County commission hears EMS concerns
By SCOTT AUST
By SCOTT AUST
Garden City resident Nancy Wilken expressed concern during Monday's Finney County Commission meeting about Finney County EMS not providing an out-of-county transport to Wichita for her husband in March.
Wilken said she took her husband, Harold, to the emergency room at St. Catherine Hospital on March 23 due to stroke symptoms including droopy mouth, trouble speaking and right hand numbness.
After running tests, local doctors determined Wilken had a brain bleed and recommended he see a neurologist and neurosurgeon as soon as possible in Wichita. EagleMed air ambulance wasn't available due to ice on the wings, so the hospital contacted county EMS but were told an ambulance was unavailable due to a forecast of poor weather conditions.
The Wilkens ended up driving to the hospital in Wichita themselves. Nancy Wilken said roads were clear that day, and she questioned why EMS would not transport her husband.
"I feel like the EMS service failed us," she said. "There was nothing going on with the roads. There was no high wind, no ice or snow. The roads weren't bad. I don't know why we were denied."
Wilken told the commission she wanted to prevent something like her situation from happening again.
Joe Hopkins, EMS director, indicated transfer decisions largely depend on unit availability. On the day in question, Hopkins said, there was a winter weather warning in effect until the afternoon, which then switched to a weather advisory. Due to concern about the weather, a field training officer made a judgment call about the transport.
Commissioner Dave Jones said the responsibility of EMS is to get patients from the point of illness or injury to the local hospital.
It doesn't have a responsibility to provide transports from St. Catherine to other hospitals, though EMS does do that when it can. he said.
"I understand your concern," Jones said. "But you can't have all the resources in Wichita on transfers. You've got to have something available for the next call. Please understand that up until now we have not felt it was our duty to absolutely guarantee a transfer from St. Catherine to another hospital."
By consensus, the commission asked Hopkins and Randy Partington, county administrator, to talk to the hospital about the possibility of a better, more practical way to deal with transfers.
In other business Monday:
* Commissioners heard 2014 budget requests from Court Appointed Special Advocates — CASA, Finney County Committee on Aging and Finney County Economic Development Corp.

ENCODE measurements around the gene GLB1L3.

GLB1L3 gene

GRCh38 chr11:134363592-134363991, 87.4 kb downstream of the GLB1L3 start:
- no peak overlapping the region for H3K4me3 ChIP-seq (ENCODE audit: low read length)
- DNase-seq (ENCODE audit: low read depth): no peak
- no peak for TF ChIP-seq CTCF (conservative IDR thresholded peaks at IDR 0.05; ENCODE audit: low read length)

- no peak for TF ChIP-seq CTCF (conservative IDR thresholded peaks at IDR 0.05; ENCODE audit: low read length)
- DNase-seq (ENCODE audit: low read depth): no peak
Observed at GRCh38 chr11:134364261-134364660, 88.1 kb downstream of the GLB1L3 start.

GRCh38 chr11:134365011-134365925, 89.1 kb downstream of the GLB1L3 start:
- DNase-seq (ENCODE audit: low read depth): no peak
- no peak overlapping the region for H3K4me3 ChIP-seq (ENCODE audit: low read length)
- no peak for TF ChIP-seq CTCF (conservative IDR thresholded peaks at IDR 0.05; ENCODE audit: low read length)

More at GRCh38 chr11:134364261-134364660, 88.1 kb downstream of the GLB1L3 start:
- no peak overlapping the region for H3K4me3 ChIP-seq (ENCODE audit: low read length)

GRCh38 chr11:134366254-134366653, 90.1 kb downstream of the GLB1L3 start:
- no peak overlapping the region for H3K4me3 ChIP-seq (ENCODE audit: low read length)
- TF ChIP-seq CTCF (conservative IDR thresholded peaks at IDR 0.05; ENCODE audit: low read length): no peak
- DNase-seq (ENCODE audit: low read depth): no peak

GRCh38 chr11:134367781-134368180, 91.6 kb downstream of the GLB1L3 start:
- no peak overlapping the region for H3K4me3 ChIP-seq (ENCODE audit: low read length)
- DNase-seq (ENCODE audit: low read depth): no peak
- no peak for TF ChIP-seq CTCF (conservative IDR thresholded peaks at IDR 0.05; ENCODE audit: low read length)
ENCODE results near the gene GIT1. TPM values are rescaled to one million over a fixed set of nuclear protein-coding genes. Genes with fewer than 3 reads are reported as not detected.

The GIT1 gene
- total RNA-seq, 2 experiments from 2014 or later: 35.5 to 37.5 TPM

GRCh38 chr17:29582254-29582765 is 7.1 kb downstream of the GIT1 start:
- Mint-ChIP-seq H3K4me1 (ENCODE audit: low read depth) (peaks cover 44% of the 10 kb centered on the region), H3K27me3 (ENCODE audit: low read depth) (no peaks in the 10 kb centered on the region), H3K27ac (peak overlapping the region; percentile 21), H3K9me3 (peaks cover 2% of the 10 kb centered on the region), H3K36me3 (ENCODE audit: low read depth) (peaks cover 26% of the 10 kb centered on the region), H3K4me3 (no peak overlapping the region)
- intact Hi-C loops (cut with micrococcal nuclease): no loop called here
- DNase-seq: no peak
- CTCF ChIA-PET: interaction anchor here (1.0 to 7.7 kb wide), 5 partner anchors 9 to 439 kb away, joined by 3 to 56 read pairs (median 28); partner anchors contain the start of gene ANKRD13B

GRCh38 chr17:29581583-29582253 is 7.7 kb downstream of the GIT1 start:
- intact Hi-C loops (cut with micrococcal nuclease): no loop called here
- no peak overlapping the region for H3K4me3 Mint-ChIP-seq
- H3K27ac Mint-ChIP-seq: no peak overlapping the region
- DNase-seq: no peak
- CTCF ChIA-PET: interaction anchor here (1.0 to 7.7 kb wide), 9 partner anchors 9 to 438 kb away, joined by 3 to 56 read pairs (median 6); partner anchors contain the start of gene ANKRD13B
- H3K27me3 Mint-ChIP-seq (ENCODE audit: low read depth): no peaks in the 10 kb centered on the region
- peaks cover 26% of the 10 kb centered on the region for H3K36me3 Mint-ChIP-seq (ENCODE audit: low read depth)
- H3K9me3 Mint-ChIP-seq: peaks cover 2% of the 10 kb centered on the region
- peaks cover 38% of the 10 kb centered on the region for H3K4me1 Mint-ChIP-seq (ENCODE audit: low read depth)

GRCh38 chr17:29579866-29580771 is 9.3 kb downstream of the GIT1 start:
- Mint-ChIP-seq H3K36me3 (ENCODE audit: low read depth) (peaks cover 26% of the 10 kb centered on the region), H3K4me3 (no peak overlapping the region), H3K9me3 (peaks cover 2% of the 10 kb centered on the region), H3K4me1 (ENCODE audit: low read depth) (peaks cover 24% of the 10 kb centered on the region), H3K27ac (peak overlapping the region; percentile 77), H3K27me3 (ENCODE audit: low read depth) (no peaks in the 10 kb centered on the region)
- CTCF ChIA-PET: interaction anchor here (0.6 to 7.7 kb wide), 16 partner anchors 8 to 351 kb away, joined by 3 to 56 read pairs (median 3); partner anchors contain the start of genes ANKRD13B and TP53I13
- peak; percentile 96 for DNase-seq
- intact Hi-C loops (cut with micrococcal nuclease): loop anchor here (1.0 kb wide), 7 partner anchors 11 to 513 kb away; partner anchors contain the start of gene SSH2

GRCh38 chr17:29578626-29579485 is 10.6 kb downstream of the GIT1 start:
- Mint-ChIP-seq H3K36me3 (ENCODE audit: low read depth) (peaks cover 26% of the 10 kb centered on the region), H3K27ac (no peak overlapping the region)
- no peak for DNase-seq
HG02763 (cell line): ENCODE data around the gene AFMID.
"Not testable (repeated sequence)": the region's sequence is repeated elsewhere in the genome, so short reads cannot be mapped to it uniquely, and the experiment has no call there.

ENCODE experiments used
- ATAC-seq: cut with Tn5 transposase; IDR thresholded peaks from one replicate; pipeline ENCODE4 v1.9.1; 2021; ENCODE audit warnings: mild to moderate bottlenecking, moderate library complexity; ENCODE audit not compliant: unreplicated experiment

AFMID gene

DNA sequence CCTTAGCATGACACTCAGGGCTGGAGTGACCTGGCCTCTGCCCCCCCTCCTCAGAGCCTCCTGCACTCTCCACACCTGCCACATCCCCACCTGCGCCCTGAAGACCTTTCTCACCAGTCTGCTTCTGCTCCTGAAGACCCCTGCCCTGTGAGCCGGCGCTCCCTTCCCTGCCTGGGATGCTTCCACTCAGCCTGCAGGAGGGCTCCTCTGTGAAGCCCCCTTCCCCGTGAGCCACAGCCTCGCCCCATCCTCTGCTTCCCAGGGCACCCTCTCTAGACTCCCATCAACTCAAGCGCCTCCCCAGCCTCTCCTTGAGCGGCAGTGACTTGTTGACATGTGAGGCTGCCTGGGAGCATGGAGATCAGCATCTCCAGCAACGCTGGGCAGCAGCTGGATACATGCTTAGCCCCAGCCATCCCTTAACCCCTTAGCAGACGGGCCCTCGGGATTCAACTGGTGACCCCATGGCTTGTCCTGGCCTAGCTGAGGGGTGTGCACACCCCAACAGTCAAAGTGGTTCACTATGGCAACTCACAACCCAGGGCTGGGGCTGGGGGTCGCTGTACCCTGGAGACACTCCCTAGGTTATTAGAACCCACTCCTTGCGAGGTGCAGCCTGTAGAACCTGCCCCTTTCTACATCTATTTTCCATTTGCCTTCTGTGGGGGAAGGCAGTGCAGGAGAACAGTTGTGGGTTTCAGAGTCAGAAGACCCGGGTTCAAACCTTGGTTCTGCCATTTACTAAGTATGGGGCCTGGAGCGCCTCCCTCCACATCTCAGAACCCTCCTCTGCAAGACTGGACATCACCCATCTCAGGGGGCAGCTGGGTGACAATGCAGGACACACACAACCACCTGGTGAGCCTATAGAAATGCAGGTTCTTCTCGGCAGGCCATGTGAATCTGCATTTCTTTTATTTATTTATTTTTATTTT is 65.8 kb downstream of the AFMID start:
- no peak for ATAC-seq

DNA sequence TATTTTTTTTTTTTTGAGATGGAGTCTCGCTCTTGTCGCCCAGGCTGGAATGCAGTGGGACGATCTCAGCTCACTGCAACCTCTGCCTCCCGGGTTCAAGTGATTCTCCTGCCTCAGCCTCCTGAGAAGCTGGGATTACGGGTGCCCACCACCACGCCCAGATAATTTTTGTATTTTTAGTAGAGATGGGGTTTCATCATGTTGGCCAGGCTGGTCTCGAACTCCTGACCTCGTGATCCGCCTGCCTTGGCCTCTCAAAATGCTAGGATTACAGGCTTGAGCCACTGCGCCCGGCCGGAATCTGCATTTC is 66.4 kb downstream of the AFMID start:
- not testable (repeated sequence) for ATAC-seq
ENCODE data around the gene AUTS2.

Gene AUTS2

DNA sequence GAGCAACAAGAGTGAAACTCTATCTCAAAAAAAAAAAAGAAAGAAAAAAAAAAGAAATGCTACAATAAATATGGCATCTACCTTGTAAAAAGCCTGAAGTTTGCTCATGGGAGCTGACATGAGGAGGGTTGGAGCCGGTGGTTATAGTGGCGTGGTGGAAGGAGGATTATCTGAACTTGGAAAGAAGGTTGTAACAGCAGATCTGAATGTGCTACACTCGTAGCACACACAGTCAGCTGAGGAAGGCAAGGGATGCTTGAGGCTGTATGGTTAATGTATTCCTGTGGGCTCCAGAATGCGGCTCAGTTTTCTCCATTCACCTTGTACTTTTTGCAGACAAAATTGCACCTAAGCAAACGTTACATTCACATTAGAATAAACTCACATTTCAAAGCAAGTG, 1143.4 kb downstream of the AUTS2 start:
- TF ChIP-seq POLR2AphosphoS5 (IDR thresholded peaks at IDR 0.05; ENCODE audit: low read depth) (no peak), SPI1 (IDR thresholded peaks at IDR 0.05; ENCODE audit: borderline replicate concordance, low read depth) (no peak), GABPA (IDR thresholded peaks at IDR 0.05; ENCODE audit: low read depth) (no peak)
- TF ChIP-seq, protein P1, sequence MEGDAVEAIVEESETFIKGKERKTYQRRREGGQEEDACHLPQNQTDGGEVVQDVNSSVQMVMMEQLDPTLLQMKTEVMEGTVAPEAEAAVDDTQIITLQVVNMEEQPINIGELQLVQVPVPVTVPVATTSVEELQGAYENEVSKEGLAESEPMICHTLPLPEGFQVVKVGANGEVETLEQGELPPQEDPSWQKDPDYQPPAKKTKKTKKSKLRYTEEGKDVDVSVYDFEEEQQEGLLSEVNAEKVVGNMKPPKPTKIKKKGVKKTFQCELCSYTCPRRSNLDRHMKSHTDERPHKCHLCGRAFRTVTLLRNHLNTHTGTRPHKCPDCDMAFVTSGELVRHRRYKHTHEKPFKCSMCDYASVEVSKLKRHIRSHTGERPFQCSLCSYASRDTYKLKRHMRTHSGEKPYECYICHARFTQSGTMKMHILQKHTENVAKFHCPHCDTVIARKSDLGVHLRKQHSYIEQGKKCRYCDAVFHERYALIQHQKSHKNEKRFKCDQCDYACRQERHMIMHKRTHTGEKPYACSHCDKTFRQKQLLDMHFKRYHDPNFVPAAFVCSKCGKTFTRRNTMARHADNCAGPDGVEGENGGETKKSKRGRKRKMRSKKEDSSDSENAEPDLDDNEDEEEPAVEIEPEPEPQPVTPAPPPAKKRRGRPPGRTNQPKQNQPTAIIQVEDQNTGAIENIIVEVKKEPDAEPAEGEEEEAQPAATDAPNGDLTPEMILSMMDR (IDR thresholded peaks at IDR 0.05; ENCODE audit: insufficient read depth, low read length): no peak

CASA requested $13,275, an increase from $10,000 budgeted this year. The Committee on Aging requested $380,000, up from $330,000; and FCEDC is seeking $145,000, up from $118,000.
Commissioners took the requests under advisement and will consider all requests when they begin working on the 2014 budget over the summer.
* Commissioners agreed to provide up to $2,089 through June to help efforts to prevent the listing of the lesser prairie chicken as a threatened species.
In February, commissioners adopted a resolution opposed to listing the lesser prairie chicken as a threatened species under the Endangered Species Act. The U.S. Fish and Wildlife Service is soliciting public input before making a final listing determination by Sept. 30.
James Carlson, of Stillwater Technical Services, has been involved in preparing of a Natural Resources Coordination Plan for the U.S. Fish and Wildlife Service. He said the plan is going to essentially tell the federal government that before it takes action on listing the lesser prairie chicken as a threatened species, it needs to communicate with local county commissioners first.
In addition, the NRCP will focus on the lack of data, information, studies and impact assessments in the fish and wildlife listing process, and will propose that assessments of cultural, economic and social cohesiveness impacts to communities be documented prior to any listing.
Around 20 Kansas counties have signed up with Carlson's organization. He said he expects to complete the plan by August in advance of the September decision by the fish and wildlife service.
* Commissioners took no issue with a plan by the Finney County Public Library to use money in a boiler replacement fund as needed so the library's Nature Explore project, an outdoor learning environment for children, can begin this year.
The library has raised $253,000 for the project since last August and needs $310,000 to begin construction. More than $58,000 is available from the boiler fund, which will be reimbursed with future allocations from the library's Wampler endowment fund and/or other donations designated for the project.